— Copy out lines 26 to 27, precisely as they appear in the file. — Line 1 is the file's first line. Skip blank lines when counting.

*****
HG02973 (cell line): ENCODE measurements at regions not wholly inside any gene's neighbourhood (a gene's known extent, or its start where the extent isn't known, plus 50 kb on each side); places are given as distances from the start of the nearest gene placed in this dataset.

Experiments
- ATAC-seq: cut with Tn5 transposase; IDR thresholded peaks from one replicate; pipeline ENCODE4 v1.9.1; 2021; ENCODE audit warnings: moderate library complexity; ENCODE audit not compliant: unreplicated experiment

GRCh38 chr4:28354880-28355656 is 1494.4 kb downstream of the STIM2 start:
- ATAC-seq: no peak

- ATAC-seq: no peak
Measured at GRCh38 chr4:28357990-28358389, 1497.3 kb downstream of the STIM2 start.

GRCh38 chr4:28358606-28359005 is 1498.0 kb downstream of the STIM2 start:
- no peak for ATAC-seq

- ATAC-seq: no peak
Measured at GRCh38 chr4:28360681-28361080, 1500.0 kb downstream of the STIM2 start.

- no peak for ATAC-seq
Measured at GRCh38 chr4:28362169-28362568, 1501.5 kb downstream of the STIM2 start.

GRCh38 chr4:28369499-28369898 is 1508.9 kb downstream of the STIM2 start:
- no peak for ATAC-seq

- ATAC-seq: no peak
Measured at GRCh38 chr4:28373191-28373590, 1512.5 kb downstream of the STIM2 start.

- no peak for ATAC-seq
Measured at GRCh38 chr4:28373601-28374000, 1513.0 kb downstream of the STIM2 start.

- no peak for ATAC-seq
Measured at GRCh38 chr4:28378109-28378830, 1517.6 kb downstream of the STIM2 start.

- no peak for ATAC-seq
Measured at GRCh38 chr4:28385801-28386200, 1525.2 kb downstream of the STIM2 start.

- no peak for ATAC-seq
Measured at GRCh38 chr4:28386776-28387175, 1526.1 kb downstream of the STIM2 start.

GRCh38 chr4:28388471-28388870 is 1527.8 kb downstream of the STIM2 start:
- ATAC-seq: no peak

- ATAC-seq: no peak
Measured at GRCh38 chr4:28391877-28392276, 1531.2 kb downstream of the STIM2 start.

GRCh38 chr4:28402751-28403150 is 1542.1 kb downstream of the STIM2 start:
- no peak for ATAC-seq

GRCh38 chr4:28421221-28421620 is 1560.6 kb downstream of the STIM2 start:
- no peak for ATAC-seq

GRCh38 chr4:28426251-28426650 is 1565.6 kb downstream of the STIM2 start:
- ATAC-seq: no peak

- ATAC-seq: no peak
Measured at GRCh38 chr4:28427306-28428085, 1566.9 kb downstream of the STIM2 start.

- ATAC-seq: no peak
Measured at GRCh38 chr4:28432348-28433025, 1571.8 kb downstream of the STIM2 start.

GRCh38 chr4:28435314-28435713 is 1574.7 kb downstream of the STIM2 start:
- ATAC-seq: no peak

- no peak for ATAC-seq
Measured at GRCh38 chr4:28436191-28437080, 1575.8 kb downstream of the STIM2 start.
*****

GRCh38 chr4:28388471-28388870 is 1527.8 kb downstream of the STIM2 start:
- ATAC-seq: no peak